HENSERSONVILLE, Tenn. — Canada’s hotel industry has reported its highest performance since September 2022, according to STR’s May 2023 data.
In May 2023 (year-over-year percentage change), occupancy came in at 69.2 per cent (up 9.3 per cent); Average Daily Rate (ADR) came in at $197.10 (up 15 per cent) and Revenue Per Available Room (RevPAR) came in at $136.32 (up 25.7 per cent).
Among the provinces and territories, Newfoundland recorded the highest May occupancy level (79.9 per cent), which was up 46 per cent YOY. Among the major markets, Vancouver reported the highest occupancy (83 per cent), which was 8.5 per cent above May 2022.
Prince Edward Island (up 15. 1 per cent to 59.1 per cent) and New Brunswick (up 7.9 per cent to 59.1 per cent) matched for the lowest occupancy among provinces. At the market level, the lowest occupancy was reported in Edmonton (60.9 per cent), which was 10.2 per cent above the 2022 comparable.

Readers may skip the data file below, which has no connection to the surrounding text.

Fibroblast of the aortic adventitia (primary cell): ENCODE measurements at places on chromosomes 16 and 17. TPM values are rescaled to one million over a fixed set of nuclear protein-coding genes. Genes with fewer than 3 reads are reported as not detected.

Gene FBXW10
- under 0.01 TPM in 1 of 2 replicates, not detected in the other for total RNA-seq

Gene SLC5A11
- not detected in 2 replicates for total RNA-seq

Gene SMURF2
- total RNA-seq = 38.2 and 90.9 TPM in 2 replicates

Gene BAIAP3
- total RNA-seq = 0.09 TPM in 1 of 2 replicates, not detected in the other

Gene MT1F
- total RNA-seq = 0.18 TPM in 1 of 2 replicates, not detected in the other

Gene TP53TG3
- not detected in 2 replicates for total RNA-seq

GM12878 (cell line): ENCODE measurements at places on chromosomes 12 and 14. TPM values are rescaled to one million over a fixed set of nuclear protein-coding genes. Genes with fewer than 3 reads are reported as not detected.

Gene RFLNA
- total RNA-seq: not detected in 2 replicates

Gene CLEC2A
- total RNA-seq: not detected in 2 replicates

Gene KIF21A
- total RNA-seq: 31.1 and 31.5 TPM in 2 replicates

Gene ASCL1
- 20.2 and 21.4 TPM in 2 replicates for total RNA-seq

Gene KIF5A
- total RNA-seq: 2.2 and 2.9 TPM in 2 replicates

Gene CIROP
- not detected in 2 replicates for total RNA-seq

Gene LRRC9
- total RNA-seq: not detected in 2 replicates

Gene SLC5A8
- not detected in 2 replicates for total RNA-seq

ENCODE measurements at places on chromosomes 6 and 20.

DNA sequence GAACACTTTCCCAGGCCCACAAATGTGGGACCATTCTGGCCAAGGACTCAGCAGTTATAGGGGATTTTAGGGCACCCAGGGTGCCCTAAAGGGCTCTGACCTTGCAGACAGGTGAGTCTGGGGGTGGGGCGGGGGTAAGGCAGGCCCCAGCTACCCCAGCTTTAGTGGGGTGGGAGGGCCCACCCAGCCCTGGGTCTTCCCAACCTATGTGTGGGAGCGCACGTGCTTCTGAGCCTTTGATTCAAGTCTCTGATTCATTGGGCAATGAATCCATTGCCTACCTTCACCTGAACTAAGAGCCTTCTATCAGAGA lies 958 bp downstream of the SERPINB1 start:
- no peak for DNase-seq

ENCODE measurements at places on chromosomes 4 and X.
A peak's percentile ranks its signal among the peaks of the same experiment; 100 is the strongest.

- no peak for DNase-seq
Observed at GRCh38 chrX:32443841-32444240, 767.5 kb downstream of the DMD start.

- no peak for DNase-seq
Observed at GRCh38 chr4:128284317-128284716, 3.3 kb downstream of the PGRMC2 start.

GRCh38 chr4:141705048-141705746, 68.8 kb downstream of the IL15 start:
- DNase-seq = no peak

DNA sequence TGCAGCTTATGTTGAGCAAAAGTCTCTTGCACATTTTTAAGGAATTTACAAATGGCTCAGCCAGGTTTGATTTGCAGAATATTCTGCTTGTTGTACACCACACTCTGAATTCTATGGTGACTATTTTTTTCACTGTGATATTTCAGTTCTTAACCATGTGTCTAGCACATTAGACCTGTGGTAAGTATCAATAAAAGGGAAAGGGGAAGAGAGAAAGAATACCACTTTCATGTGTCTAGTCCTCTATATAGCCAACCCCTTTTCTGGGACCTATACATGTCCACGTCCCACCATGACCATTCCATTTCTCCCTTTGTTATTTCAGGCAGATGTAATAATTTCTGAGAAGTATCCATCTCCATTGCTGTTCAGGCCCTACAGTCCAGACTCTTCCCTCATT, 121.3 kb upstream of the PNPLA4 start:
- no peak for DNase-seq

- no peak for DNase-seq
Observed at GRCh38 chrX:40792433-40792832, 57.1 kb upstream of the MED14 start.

“To put the country’s three per cent demand growth from 2019 into perspective, the metric was up just one per cent in the U.K. and down two per cent in the U.S. With such robust demand, room rates approached nearly $200, up 18 per cent over 2019. The growth rate compared to 2019 has been similar over the last three months, suggesting that the rate index may have plateaued. Major urban locations are still benefitting from rebounding demand and ADR growth, and in some cases, constrained supply. There is also no sign of weakness in the transient leisure segment at a national level, as the demand index hit a post-pandemic high at 113, while weekend occupancy, which can be used as a proxy for leisure demand, was also ahead of last month at 106,” says Laura Baxter, CoStar Group’s director of Hospitality Analytics for Canada. CoStar Group is the parent company of STR. “STR and Tourism Economics launched an updated forecast in June and the new version remains similar to the last, projecting full-year occupancy to return to 2019 levels this year. What has changed is that inflation-adjusted ADR and RevPAR are also expected to reach pre-pandemic levels in 2023, which is earlier than anticipated in the previous version.”